Wednesday, October 12, 2005

witches in history

I was reading a book on Wicca last night and got quite irritated to note that there was still someone claiming wildly erroneous stuff about the history of the witch persecutions and witchcraft in general, in an otherwise very good book with articles by lots of different authors. So, let's get this straight.

The main witch persecutions that resulted in actual deaths started in the 16th century, mainly due to economic and social pressures resulting from the Reformation. (See Religion and the Decline of Magic by Keith Thomas). People had previously relied on the charity provided by the monasteries; once these were dissolved in England, there were a lot more poor old people around asking for handouts. People felt guilty for not helping them, so when the old women went away mumbling, they assumed that they had been bewitched when they got psychosomatic symptoms resulting from their feelings of guilt. Also the Catholic Church had provided oodles of protection against sorcery, in the form of holy water, amulets etc., whereas the Protestants just told people to pray. Great.

The Inquisition was more interested in persecuting heretics, especially conversos (Jews and Muslims forcibly converted to Catholicism) in Spain. The majority of people judicially killed for witchcraft were in Protestant areas.

The witch persecutions in England differed in character from those in the rest of Europe. The things people were accused of were different. In Europe, witches were accused of flying to Sabbats and having intercourse with the devil; frequently, midwives were accused of performing abortions and stealing children (source: numerous broadsheets in German). In England, they were accused of having witches' teats to give suck to their familiars; bewitching cattle etc. In Europe and Scotland, witchcraft was a heresy, and therefore subject to ecclesiastical law, with the penalty of being burnt. In England, witchcraft was a felony, subject to criminal law, and the penalty was hanging.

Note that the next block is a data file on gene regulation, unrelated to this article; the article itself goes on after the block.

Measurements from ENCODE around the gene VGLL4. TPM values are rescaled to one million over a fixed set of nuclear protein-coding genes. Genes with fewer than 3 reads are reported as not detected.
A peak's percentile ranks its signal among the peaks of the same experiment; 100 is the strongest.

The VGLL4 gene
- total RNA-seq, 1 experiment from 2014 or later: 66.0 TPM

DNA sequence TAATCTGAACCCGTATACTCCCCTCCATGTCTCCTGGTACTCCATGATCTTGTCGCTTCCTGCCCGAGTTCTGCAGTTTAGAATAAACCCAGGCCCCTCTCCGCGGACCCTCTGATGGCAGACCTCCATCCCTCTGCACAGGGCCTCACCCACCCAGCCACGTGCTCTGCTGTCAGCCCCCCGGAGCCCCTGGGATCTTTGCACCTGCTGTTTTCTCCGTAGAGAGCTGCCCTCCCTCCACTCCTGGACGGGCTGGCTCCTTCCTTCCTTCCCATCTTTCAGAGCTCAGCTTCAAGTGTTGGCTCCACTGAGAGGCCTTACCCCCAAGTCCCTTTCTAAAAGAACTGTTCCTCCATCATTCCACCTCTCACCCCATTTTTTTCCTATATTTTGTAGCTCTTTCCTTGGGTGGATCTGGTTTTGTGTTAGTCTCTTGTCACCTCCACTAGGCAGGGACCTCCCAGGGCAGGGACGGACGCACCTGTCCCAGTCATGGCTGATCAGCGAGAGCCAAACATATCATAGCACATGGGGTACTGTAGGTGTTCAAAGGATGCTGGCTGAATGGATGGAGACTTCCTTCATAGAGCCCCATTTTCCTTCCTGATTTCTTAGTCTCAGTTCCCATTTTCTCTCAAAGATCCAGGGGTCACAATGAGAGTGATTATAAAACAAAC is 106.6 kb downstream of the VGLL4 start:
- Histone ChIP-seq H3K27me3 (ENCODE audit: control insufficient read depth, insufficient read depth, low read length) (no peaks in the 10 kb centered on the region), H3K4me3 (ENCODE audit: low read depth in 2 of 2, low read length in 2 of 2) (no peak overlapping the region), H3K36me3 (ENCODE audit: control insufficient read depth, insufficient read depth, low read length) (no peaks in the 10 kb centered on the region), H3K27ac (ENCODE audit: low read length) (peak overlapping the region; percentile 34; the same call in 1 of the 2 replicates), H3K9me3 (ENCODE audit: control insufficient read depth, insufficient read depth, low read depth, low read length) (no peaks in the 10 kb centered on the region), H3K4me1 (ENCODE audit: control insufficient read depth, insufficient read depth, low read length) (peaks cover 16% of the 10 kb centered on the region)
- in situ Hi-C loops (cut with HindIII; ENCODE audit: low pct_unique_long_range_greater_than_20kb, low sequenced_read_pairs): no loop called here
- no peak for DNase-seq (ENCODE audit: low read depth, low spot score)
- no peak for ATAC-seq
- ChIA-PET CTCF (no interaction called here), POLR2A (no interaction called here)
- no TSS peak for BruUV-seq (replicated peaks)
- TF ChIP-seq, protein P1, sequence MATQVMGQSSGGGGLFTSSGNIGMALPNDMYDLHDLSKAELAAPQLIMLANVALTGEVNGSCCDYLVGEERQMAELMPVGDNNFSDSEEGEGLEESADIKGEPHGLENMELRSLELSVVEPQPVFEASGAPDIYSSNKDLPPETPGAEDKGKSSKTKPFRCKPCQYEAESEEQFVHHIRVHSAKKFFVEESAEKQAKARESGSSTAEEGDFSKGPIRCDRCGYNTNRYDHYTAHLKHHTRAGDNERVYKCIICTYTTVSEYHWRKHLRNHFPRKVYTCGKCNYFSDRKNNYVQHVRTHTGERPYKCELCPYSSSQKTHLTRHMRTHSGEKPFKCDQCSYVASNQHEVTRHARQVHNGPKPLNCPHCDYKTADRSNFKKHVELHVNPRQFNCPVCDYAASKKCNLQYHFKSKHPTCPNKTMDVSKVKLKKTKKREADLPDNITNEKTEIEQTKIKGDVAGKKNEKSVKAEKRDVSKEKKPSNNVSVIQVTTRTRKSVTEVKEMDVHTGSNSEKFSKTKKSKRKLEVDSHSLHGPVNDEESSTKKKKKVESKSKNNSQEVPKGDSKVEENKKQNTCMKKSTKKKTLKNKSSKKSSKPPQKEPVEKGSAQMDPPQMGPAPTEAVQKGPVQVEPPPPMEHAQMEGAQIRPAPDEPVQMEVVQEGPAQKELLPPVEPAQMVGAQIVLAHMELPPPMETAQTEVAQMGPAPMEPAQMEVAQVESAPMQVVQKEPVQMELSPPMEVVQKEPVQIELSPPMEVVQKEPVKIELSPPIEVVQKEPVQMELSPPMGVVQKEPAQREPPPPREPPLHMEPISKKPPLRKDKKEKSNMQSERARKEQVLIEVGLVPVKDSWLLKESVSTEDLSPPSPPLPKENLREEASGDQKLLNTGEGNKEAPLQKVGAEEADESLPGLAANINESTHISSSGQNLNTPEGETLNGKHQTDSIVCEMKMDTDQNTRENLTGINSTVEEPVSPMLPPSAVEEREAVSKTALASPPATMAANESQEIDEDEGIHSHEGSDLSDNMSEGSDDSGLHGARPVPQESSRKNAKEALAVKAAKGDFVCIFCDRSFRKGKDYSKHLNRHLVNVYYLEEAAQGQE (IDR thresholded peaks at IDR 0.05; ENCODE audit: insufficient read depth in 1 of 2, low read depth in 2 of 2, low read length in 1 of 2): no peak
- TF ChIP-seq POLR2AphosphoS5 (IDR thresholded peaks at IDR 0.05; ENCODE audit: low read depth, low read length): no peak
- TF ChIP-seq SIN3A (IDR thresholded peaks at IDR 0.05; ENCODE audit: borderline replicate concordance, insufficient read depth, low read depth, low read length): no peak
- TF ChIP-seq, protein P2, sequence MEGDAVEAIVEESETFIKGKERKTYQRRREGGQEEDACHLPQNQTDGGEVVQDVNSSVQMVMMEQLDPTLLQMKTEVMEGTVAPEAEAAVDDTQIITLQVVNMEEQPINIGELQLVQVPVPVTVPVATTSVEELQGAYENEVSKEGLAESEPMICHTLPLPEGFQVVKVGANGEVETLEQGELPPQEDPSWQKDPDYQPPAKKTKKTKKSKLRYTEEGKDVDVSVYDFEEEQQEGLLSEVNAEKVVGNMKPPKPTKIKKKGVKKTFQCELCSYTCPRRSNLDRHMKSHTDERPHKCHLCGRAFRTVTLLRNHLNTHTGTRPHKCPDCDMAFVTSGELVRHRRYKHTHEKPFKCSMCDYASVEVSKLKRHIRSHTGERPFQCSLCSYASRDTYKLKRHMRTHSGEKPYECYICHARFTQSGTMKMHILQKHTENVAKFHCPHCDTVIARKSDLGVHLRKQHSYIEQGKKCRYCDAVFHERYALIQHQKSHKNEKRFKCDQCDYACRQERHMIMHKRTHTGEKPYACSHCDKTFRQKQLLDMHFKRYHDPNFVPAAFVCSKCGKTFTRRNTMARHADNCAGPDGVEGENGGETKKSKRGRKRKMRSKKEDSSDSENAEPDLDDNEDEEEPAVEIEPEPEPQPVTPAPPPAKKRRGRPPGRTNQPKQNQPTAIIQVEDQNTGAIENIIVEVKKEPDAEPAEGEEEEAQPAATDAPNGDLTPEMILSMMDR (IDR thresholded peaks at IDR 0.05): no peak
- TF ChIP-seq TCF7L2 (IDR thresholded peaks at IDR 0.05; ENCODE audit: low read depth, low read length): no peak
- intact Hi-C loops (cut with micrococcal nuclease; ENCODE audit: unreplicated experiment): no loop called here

There is no unbroken line of witch religion stretching back into the mists of time. The foundation date of modern Wicca appears to have been sometime in the 1920s, according to the latest research by Philip Heselton in Gerald Gardner and the Cauldron of Inspiration (an excellent book, as was its predecessor, Wiccan Roots). During the nineteenth century (and possibly the eighteenth century), there were various people who either self-identified as cunning folk or witches, or were labelled as such by their neighbours. However there was no organised movement of witchcraft, only isolated groups 'reinventing the wheel' - and they weren't necessarily pagan either - much of their magic was based on Christian symbolism (cf the story Marklake Witches by Rudyard Kipling). Note that the cunning folk were not witches - during the period of persecution they had often accused women of being witches and handed them over to the authorities.

In England, small snippets of Pagan belief and practice had survived and been incorporated into folk belief and practice - but again there was no large-scale survival of ancient Paganism. In some of the more remote corners of Europe (e.g. Scandinavia and Lithuania), ancient Paganisms survived much longer, and so when they were revived, the revivals were much closer to the original forms. There were also traditional practitioners of magic in Finland, particularly among the Sami people.